Like in the days of Jeremiah, it is hard to stare the world’s problems in the face. It’s hard to really look at what is happening to our planet, and our neighbors, due to our societal addiction to convenience and the bottom line. And if it’s hard to look at, it’s even harder to feel. More often than we might like to admit, we distract ourselves with platitudes and change the channel when the story about the most recent 1,000-year flooding event, or how ⅓ of Pakistan remains underwater, flashes across our TV or phone screens.
It’s easier that way and I’m guilty of it. But this kind of behavior is exactly what drove Jeremiah mad. The people’s refusal to see the problem, to feel the impending reality of conflict in their bones, was essential to their failure to take action or repent. This is what led to Jeremiah’s prophetic condemnation of his community.
But it doesn’t have to be this way.
We can come back to ourselves and to God. We can respond to the needs of this world, to the groaning of creation, and to our neighbors facing heatwaves, floods, and displacement as a result of climate change. There are ways for us to act with love, generosity, and courage in this time; we need only remember how. Jeremiah’s community was at a tipping point when he addressed them, and so are we. This moment holds within it a multitude of possibilities and listening to the words of Jeremiah, can help us walk the path of righteousness again. That is what I’d like us to consider today.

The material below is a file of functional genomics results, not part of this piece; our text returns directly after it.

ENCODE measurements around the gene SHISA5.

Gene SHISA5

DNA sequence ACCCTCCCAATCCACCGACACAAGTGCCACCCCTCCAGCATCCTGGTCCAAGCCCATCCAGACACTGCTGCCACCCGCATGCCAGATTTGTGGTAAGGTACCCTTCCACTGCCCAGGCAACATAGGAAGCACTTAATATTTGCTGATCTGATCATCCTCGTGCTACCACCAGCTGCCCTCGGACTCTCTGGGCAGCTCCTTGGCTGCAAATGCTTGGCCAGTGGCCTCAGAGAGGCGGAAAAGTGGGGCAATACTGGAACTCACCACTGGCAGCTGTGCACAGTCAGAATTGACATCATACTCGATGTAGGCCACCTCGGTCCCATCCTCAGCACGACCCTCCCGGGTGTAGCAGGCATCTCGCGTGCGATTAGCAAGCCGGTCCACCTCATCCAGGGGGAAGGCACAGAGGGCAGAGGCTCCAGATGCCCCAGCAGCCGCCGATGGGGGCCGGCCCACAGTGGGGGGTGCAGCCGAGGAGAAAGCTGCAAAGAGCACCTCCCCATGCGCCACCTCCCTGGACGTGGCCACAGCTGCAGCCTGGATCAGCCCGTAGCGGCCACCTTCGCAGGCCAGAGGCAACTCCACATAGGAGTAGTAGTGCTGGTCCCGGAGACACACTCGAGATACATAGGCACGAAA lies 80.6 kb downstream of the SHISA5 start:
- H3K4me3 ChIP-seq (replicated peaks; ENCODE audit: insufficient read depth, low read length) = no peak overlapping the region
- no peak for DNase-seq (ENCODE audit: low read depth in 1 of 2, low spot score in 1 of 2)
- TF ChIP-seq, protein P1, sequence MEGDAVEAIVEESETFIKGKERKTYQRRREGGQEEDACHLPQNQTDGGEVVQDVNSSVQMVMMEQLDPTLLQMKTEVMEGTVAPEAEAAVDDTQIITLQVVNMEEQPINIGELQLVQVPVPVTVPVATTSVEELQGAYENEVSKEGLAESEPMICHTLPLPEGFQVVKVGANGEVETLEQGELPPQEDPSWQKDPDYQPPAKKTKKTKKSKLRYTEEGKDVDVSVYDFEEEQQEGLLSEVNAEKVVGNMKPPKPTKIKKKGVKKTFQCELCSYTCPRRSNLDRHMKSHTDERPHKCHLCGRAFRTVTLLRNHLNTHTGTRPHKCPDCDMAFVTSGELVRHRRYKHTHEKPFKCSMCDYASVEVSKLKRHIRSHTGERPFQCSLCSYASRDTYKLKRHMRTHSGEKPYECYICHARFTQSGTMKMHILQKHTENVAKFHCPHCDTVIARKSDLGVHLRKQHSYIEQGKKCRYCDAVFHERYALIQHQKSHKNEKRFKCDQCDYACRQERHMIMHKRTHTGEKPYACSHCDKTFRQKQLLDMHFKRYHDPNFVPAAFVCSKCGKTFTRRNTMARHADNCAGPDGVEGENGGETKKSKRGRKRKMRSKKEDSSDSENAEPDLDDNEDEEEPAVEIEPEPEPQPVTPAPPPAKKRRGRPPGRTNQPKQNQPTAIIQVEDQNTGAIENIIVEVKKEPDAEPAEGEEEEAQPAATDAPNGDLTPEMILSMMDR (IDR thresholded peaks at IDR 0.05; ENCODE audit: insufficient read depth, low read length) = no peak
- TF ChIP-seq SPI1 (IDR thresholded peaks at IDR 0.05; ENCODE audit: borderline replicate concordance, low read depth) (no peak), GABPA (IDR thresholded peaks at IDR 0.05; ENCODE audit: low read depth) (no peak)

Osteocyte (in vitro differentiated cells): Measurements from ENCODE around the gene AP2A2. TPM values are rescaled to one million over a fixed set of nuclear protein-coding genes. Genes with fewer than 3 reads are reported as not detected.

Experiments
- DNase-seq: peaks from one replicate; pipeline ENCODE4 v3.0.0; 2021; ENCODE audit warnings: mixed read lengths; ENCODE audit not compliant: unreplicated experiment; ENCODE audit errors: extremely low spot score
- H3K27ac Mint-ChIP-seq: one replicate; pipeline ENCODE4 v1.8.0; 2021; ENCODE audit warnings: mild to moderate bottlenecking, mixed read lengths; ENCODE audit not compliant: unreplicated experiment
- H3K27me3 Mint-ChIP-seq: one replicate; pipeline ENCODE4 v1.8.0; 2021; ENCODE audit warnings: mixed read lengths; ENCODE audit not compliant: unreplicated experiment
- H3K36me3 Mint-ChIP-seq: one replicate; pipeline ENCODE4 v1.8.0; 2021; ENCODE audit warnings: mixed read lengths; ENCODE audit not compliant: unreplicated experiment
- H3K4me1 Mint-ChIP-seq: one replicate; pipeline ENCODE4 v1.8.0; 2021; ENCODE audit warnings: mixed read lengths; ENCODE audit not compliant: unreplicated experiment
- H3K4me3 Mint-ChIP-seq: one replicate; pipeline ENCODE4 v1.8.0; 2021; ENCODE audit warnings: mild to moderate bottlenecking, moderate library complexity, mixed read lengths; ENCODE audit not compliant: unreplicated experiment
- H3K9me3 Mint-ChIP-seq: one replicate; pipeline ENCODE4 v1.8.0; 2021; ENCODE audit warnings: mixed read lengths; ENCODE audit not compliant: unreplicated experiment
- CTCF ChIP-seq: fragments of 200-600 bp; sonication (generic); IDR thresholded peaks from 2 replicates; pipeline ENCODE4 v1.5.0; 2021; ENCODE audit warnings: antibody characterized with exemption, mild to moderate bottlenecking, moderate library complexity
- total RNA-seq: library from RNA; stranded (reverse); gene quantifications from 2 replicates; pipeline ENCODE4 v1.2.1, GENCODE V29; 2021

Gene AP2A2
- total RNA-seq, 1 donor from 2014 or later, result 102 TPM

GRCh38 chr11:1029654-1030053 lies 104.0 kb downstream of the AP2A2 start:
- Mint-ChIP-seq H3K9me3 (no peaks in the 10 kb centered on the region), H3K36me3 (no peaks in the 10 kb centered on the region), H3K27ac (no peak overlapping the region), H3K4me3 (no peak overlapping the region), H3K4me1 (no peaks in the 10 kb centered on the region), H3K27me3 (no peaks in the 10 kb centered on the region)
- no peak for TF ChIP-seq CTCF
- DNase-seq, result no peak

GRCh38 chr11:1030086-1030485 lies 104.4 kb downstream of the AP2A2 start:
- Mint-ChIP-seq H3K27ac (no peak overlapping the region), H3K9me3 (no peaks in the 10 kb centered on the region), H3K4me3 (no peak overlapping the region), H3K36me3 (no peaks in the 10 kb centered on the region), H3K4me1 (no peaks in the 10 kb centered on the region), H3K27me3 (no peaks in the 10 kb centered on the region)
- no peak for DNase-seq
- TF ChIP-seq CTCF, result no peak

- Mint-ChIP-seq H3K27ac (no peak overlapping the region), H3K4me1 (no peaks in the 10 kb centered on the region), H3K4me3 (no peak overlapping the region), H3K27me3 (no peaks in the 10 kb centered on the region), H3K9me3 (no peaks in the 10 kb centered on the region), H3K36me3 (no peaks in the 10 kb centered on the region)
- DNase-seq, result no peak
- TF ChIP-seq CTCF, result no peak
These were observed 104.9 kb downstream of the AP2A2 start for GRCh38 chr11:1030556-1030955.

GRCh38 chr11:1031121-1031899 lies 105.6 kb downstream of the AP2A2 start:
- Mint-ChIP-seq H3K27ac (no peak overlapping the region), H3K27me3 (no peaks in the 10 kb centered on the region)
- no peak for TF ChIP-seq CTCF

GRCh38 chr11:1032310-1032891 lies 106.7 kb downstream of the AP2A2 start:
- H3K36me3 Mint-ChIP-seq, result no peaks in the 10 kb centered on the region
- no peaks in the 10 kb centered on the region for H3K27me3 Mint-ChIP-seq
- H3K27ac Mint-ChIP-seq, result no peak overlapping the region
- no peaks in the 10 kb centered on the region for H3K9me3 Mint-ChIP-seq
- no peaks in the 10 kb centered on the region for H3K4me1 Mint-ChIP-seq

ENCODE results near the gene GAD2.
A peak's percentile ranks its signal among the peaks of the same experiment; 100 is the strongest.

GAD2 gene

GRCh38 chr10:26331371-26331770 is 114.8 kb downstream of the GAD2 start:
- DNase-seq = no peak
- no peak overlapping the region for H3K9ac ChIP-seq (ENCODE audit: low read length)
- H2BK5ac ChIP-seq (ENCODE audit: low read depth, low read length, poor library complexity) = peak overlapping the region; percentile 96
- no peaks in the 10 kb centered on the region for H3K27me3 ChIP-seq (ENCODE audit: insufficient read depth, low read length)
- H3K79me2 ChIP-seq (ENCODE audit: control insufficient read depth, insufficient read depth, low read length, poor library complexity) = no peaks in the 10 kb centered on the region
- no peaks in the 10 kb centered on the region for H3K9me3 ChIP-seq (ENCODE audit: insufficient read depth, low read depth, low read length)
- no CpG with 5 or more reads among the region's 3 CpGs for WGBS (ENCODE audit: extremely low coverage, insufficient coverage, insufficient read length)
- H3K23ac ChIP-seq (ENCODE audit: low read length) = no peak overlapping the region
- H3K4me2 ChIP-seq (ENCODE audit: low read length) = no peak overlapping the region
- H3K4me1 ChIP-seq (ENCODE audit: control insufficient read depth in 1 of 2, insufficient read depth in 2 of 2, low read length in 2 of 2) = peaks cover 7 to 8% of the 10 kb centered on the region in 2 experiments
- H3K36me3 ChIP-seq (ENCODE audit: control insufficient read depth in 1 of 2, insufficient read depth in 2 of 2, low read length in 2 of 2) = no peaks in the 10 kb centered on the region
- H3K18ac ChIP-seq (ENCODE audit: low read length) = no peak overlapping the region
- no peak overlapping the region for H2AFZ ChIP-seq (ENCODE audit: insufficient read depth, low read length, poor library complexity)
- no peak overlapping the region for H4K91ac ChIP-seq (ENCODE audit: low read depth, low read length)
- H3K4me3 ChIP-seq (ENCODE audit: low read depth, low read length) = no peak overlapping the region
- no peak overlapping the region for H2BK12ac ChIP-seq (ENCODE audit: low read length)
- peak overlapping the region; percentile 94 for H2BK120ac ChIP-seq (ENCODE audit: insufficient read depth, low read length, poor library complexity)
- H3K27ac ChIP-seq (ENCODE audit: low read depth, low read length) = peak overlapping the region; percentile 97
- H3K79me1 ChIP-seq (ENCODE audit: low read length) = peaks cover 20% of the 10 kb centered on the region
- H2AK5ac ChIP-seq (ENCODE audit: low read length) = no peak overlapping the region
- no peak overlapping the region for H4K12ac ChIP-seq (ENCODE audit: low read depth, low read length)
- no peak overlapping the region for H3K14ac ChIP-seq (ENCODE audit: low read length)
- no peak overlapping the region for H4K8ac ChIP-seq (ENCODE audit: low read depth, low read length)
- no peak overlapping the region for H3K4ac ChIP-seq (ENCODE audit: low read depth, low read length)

The first lesson of Jeremiah is the power of lament. In our passage, Jeremiah writes that the “earth will mourn” its destruction. I believe we should read this as an invitation into mourning. Because mourning is important. Mourning means that we aren’t changing the channel. That we aren’t distracting ourselves and that instead, we are encountering the problems of the world honestly–with open hearts and open eyes. We are letting those problems change us. Alchemizing them into the tears in our eyes and the pain in our gut. This is what Jeremiah desired for his people and it is what we have an opportunity to do now. The first step toward action and repentance is seeing clearly and being moved by what we see. I know this first hand.